I’m always watchful when I put a new combination of ponies together, whether on dry lot or pasture. Normally things go fine, but occasionally I’ve ended up with injuries to treat, which of course makes me ever more watchful. One recent new combination has surprised me by how long it’s taking to reach a point of stability. And so far the trend toward a stable herd isn’t going where I thought it would.
I put a young mare in with two older ponies she’d never met before. I try to always do the initial introduction at meal time so the focus isn’t immediately on establishing a pecking order. The young mare has been at or near the bottom of her herd for most of her life, and I fully expected that’s where she’d end up with these two new ponies, especially since her older half-sister when with these ponies occupied the bottom rung. Instead, this young mare so far is in the middle, but there are still enough tails being flipped at meal times and occasionally heels being kicked up to tell me things aren’t stable.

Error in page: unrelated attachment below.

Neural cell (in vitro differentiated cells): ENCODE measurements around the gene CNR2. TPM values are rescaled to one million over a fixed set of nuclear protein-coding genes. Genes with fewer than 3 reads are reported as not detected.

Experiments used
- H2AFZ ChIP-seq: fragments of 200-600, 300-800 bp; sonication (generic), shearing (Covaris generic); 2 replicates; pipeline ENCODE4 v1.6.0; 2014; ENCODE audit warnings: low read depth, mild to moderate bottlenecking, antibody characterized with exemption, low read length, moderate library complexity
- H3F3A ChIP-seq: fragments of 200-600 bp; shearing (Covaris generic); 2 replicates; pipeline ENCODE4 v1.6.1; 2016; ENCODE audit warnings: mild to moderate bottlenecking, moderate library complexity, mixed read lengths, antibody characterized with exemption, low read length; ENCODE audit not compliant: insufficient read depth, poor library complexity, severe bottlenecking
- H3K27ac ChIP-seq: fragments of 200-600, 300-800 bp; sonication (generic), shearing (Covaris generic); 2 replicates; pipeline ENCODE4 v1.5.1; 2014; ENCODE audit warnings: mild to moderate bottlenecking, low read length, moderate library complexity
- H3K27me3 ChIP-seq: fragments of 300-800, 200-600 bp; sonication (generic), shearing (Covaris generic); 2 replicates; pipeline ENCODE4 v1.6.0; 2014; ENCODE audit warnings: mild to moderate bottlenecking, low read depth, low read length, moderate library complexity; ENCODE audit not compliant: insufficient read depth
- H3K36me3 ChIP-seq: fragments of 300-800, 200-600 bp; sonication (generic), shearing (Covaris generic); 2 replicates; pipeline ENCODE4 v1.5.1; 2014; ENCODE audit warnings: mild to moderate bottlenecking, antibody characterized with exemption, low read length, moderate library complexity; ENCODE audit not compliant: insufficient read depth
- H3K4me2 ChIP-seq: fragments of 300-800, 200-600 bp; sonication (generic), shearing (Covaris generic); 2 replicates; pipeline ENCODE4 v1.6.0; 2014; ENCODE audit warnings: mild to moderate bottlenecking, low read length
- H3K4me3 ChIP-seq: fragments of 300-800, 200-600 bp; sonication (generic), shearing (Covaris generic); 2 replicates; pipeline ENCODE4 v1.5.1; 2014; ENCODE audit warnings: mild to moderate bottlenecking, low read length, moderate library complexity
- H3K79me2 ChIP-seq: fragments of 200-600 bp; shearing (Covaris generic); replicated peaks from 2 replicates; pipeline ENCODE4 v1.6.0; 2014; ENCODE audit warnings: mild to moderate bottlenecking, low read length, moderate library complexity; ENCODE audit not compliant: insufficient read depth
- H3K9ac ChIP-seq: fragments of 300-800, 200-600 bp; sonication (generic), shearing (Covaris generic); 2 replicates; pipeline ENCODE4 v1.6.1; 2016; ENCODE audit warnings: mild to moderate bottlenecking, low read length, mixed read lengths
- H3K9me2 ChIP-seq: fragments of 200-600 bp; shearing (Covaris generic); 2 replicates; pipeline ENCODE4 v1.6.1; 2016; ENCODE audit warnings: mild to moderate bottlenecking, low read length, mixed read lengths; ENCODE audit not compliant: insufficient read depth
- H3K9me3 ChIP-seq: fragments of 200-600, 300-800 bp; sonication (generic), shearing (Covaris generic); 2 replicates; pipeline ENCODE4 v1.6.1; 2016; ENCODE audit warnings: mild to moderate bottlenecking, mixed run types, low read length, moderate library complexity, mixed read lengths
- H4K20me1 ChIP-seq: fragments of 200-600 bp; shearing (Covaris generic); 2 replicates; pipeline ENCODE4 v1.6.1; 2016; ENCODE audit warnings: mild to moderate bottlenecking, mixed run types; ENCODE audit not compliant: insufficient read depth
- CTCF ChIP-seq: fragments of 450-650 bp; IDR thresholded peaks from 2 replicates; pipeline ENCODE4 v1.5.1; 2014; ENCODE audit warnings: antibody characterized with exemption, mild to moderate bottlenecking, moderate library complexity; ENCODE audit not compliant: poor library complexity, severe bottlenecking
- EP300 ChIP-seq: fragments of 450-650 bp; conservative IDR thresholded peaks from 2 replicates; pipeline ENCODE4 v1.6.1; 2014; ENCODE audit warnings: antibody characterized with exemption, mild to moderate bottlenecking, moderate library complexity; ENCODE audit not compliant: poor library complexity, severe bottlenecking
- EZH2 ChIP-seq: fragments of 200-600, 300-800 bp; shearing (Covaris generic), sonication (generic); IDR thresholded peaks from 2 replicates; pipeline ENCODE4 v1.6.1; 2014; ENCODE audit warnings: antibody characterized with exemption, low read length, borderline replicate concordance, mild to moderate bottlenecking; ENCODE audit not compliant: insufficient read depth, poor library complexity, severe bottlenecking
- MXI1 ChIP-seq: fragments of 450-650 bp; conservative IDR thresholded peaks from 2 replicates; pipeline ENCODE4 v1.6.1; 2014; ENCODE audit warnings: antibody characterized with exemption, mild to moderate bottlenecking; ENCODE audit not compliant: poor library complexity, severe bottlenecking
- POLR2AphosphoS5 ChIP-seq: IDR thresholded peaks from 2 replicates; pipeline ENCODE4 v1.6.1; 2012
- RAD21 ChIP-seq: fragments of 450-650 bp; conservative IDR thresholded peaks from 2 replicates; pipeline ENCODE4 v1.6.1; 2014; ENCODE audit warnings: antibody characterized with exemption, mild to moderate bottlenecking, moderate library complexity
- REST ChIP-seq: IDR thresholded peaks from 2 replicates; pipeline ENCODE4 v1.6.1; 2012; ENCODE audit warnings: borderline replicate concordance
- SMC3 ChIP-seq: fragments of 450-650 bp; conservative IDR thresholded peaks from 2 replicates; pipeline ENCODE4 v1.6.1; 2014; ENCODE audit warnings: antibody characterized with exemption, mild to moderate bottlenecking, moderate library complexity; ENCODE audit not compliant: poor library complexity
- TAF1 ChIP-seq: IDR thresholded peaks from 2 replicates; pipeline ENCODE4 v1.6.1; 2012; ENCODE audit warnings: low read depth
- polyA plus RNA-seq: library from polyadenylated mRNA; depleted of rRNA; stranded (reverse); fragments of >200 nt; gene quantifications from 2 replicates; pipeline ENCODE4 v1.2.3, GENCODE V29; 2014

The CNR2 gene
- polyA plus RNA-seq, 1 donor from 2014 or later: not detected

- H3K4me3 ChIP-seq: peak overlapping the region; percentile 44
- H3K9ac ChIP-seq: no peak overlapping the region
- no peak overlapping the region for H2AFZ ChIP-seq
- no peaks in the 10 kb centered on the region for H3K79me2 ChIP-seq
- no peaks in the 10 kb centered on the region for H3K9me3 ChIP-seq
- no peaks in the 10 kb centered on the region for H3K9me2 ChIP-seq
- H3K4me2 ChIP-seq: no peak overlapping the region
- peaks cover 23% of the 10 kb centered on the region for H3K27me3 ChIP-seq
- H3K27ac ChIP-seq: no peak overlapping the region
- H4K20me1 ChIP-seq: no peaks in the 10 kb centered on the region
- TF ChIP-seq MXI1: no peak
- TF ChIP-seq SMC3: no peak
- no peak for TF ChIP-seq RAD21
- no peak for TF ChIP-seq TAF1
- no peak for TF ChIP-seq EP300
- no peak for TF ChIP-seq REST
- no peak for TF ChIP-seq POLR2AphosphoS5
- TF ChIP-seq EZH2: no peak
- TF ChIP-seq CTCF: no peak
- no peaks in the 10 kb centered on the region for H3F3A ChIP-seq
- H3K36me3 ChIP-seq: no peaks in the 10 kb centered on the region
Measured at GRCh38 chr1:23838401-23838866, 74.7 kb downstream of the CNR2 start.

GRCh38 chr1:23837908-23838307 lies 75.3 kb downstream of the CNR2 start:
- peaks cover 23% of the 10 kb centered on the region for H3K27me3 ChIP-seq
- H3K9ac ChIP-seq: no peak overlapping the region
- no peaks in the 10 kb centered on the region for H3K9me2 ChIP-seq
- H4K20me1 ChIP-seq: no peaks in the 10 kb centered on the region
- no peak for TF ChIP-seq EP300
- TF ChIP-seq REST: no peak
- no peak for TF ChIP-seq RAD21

I was interested, then, when I read more about the research on housing stallions together. The researchers found that it took a full two months in one case and three months in another for the social network of the herd to settle into a stable structure. (1) I’ve never had a pony herd take that long before, but now I’m wondering if my newest combination might take as long as those stallion herds did to settle to stability.
Last night I returned home in the midst of a very intense lightning and rain storm. It was one of the few times I remember having to delay feeding because of lightning. I was heartened, though, when I drove past the paddock with my newest combination in it to see all three ponies together in the shed out of the weather. Perhaps stability will come to that herd sooner rather than later.
- Barakat, Christine and Mick McCluskey. “Can stallions get along better than we think?”, Equus, Volume 431, August 2013, p. 10.
© Jenifer Morrissey, 2013